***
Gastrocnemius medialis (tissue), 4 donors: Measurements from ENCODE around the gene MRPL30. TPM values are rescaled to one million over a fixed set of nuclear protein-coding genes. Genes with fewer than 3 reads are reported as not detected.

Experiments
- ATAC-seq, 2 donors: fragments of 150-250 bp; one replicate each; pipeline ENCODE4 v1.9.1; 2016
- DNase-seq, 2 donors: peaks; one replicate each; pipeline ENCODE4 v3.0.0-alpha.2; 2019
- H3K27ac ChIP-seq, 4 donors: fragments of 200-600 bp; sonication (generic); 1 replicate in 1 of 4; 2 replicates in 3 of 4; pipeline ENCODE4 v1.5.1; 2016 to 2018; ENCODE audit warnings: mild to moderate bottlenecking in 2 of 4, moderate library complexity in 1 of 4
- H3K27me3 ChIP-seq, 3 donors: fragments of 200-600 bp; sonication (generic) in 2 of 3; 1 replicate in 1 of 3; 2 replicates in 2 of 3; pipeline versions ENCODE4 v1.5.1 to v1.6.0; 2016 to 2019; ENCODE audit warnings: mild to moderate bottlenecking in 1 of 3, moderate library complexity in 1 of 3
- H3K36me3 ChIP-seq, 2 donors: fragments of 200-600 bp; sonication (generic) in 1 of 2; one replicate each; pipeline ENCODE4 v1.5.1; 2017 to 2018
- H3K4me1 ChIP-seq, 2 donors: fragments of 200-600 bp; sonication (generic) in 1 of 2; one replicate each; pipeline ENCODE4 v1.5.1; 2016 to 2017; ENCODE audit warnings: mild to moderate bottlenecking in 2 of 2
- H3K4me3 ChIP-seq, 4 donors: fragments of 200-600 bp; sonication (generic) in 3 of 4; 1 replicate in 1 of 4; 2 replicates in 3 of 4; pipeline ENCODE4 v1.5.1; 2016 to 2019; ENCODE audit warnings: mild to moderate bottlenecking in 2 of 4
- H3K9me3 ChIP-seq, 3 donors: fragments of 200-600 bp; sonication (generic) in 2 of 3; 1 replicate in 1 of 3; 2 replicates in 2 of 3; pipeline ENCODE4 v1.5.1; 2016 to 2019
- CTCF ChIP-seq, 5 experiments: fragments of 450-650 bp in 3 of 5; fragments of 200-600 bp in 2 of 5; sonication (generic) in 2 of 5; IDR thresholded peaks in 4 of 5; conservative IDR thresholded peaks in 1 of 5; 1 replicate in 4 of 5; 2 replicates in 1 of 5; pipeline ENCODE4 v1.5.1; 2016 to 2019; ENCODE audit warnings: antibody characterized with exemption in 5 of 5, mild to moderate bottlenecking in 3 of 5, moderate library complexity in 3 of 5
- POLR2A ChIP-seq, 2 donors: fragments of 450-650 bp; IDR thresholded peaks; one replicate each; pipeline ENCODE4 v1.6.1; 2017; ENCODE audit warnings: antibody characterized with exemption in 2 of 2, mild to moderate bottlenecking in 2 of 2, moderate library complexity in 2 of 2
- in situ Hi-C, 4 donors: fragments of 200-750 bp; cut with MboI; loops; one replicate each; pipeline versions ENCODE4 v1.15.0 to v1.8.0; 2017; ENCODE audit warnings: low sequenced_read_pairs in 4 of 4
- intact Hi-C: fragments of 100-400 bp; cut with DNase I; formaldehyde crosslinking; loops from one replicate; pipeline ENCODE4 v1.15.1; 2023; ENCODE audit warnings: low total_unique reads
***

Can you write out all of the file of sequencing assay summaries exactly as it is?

Gastrocnemius medialis (tissue), 4 donors: Measurements from ENCODE around the gene MRPL30. TPM values are rescaled to one million over a fixed set of nuclear protein-coding genes. Genes with fewer than 3 reads are reported as not detected.

Experiments
- ATAC-seq, 2 donors: fragments of 150-250 bp; one replicate each; pipeline ENCODE4 v1.9.1; 2016
- DNase-seq, 2 donors: peaks; one replicate each; pipeline ENCODE4 v3.0.0-alpha.2; 2019
- H3K27ac ChIP-seq, 4 donors: fragments of 200-600 bp; sonication (generic); 1 replicate in 1 of 4; 2 replicates in 3 of 4; pipeline ENCODE4 v1.5.1; 2016 to 2018; ENCODE audit warnings: mild to moderate bottlenecking in 2 of 4, moderate library complexity in 1 of 4
- H3K27me3 ChIP-seq, 3 donors: fragments of 200-600 bp; sonication (generic) in 2 of 3; 1 replicate in 1 of 3; 2 replicates in 2 of 3; pipeline versions ENCODE4 v1.5.1 to v1.6.0; 2016 to 2019; ENCODE audit warnings: mild to moderate bottlenecking in 1 of 3, moderate library complexity in 1 of 3
- H3K36me3 ChIP-seq, 2 donors: fragments of 200-600 bp; sonication (generic) in 1 of 2; one replicate each; pipeline ENCODE4 v1.5.1; 2017 to 2018
- H3K4me1 ChIP-seq, 2 donors: fragments of 200-600 bp; sonication (generic) in 1 of 2; one replicate each; pipeline ENCODE4 v1.5.1; 2016 to 2017; ENCODE audit warnings: mild to moderate bottlenecking in 2 of 2
- H3K4me3 ChIP-seq, 4 donors: fragments of 200-600 bp; sonication (generic) in 3 of 4; 1 replicate in 1 of 4; 2 replicates in 3 of 4; pipeline ENCODE4 v1.5.1; 2016 to 2019; ENCODE audit warnings: mild to moderate bottlenecking in 2 of 4
- H3K9me3 ChIP-seq, 3 donors: fragments of 200-600 bp; sonication (generic) in 2 of 3; 1 replicate in 1 of 3; 2 replicates in 2 of 3; pipeline ENCODE4 v1.5.1; 2016 to 2019
- CTCF ChIP-seq, 5 experiments: fragments of 450-650 bp in 3 of 5; fragments of 200-600 bp in 2 of 5; sonication (generic) in 2 of 5; IDR thresholded peaks in 4 of 5; conservative IDR thresholded peaks in 1 of 5; 1 replicate in 4 of 5; 2 replicates in 1 of 5; pipeline ENCODE4 v1.5.1; 2016 to 2019; ENCODE audit warnings: antibody characterized with exemption in 5 of 5, mild to moderate bottlenecking in 3 of 5, moderate library complexity in 3 of 5
- POLR2A ChIP-seq, 2 donors: fragments of 450-650 bp; IDR thresholded peaks; one replicate each; pipeline ENCODE4 v1.6.1; 2017; ENCODE audit warnings: antibody characterized with exemption in 2 of 2, mild to moderate bottlenecking in 2 of 2, moderate library complexity in 2 of 2
- in situ Hi-C, 4 donors: fragments of 200-750 bp; cut with MboI; loops; one replicate each; pipeline versions ENCODE4 v1.15.0 to v1.8.0; 2017; ENCODE audit warnings: low sequenced_read_pairs in 4 of 4
- intact Hi-C: fragments of 100-400 bp; cut with DNase I; formaldehyde crosslinking; loops from one replicate; pipeline ENCODE4 v1.15.1; 2023; ENCODE audit warnings: low total_unique reads